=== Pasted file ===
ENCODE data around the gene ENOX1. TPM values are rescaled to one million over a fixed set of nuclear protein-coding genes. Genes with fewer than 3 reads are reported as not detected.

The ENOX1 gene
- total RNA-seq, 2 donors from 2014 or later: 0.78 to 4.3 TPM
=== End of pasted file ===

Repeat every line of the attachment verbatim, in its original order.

ENCODE data around the gene ENOX1. TPM values are rescaled to one million over a fixed set of nuclear protein-coding genes. Genes with fewer than 3 reads are reported as not detected.

The ENOX1 gene
- total RNA-seq, 2 donors from 2014 or later: 0.78 to 4.3 TPM